“He is the fiercest competitor I’ve ever gone up against and one of those I most admire,” said David Axelrod, who was chief campaign adviser for President Obama. “As technology grows, it offers all kinds of new possibilities, and Mike understands how technology can be used to spread the message.”
Axelrod and others said Murphy’s Silicon Valley connections — he is there nearly weekly — may be a boon to Bush efforts. Murphy has recruited tech talent that will analyze social media and big data to help target swing voters, flag issues as they arise and guide strategy.
Murphy is also seen as intolerant of ideas he disagrees with, “a genius who doesn’t do committee,” as a friend said. He has been divisive in some past campaigns, particularly because he gets so close to a candidate that other advisers feel out of the loop.
“Half the people thought he was fantastic, and the other half were jealous and spent every waking hour trying to figure out how to stab him in the back,” said John Weaver, who worked on the 2000 McCain presidential campaign with Murphy.
Weaver just signed on to advise Ohio Gov. John Kasich’s presidential bid, and in a conversation before that, Weaver also said of Murphy: “He has the rare ability to make candidates perform better, more authentically. He relaxes them, makes them laugh. Candidates are smitten with his intelligence and wit.”
Murphy won a lot of attention for a McCain upset win in New Hampshire against George W. Bush and by sitting in the back of the campaign’s “Straight Talk Express” bus with McCain, talking to reporters at length when access was tight with other candidates.
McCain, who has called Murphy “the funniest guy I know in politics,” said in an interview that Murphy “would always provide levity when we were riding around on the Straight Talk Express — and he had a good instinct for what the voters were thinking.”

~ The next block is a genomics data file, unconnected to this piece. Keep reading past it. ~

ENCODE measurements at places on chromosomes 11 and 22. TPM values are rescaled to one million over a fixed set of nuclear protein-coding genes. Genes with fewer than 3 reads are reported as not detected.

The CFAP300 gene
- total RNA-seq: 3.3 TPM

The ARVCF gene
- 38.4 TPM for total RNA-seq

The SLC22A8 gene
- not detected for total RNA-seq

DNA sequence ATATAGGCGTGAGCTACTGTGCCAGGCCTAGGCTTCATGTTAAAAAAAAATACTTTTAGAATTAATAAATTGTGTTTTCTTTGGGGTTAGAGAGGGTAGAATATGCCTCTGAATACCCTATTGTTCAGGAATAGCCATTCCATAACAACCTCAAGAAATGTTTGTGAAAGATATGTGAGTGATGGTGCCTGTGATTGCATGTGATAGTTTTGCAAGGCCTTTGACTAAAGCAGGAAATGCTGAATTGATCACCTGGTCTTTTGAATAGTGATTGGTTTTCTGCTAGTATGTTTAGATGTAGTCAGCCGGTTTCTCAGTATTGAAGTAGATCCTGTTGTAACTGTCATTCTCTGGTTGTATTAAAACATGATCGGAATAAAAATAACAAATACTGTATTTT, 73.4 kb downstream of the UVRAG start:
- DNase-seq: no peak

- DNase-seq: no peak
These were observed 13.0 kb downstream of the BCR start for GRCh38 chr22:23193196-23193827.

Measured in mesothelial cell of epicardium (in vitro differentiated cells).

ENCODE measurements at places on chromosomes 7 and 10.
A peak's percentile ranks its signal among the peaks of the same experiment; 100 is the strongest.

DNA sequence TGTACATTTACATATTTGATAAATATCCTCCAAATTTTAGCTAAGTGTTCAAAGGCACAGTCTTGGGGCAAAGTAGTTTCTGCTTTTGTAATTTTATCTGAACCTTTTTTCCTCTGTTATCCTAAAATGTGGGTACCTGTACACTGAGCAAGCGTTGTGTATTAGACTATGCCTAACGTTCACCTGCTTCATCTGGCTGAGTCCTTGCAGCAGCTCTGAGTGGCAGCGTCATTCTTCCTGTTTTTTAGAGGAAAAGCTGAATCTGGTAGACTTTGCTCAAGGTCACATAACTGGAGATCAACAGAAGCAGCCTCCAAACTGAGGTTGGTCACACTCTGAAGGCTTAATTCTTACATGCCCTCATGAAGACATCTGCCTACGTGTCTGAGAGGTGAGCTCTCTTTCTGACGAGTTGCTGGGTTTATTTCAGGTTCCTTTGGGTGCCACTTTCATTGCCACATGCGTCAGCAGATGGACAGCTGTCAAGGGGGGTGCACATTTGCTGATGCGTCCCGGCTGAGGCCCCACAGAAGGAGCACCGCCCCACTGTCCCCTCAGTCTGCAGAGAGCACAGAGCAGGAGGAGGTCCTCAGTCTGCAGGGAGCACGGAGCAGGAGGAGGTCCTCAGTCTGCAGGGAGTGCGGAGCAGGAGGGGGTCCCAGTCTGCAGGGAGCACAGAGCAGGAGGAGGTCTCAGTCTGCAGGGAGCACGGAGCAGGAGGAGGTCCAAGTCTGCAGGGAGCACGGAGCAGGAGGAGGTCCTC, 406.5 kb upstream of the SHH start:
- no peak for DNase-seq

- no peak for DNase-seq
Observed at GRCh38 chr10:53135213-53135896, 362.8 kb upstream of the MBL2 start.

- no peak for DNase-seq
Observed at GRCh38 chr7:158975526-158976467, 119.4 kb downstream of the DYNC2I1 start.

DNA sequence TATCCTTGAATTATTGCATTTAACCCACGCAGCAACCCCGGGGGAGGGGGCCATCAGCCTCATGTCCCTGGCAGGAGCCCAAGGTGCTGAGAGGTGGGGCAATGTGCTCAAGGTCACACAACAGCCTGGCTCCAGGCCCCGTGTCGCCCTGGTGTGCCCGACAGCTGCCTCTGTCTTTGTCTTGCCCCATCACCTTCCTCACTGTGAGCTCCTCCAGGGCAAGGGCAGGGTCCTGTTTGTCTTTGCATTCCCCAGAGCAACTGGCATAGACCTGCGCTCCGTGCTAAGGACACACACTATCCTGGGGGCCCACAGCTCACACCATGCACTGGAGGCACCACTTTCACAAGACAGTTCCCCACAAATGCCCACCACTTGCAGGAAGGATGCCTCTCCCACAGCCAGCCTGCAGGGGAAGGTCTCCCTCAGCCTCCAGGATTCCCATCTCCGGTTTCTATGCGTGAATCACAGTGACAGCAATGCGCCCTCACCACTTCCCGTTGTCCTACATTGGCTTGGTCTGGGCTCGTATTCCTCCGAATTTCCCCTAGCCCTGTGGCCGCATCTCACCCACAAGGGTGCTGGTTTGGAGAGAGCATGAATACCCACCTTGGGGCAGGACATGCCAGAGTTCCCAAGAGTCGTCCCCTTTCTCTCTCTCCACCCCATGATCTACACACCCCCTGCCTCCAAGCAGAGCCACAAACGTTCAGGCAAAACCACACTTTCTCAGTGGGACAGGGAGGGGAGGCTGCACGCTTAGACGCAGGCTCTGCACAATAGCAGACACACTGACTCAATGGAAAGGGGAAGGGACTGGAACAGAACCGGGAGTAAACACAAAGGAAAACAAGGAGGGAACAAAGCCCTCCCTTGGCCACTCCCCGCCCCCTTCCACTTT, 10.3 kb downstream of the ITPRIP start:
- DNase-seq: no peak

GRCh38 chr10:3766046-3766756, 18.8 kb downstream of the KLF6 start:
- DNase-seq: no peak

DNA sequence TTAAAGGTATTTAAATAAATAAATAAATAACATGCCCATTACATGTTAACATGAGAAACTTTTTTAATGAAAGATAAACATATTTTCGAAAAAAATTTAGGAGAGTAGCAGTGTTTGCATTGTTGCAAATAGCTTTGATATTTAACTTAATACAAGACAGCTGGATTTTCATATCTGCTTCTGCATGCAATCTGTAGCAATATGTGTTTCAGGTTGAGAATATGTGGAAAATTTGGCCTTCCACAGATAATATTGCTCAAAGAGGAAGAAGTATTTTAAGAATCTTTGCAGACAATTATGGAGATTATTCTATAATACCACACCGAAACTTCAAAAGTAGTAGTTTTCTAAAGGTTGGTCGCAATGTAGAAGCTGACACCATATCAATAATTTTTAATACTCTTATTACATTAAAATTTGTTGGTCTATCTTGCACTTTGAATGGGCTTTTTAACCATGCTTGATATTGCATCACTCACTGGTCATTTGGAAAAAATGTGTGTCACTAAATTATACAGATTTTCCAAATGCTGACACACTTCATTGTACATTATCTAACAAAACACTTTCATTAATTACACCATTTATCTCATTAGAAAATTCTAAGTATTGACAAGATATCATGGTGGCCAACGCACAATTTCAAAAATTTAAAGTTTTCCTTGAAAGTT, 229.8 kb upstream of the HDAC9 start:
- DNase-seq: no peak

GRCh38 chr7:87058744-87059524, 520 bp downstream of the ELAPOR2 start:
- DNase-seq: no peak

Not long after George W. Bush won the 2000 race, Murphy returned to Florida to work on Jeb Bush’s 2002 reelection, amid talk in Washington that the Florida governor was keeping Murphy close in defiance of his brother and his White House team, who identified him with McCain.
When Murphy started advising Jeb Bush this year, some Republicans wondered if the Left Coaster has been too long away from a party base that has drifted right.
As an example, they note that Murphy signed a 2013 amicus brief in a U.S. Supreme Court case in support of gay marriage. He also has been vocal in urging the GOP to widen its tent and focus on attracting youths, women, Latinos and other minorities. As one donor said, though that may be critical in a general election, Murphy’s first task may be his hardest: connect Bush to conservative Republican primary voters.
Arnold Schwarzenegger couldn’t wait for Murphy to show up each morning when he was running for governor in 2003 so he could hear his latest ideas, said Rob Stutzman, who worked on that campaign.
In a much-remembered stunt, Murphy arranged for Schwarzenegger to drop a wrecking ball on an Oldsmobile Cutlass as he said, “Hasta la vista, car tax,” in an echo of his famous line from “Terminator 2.”
But then a bomb dropped on Schwarzenegger’s campaign: The Los Angeles Times reported that six women were accusing him of sexually harassing and groping them.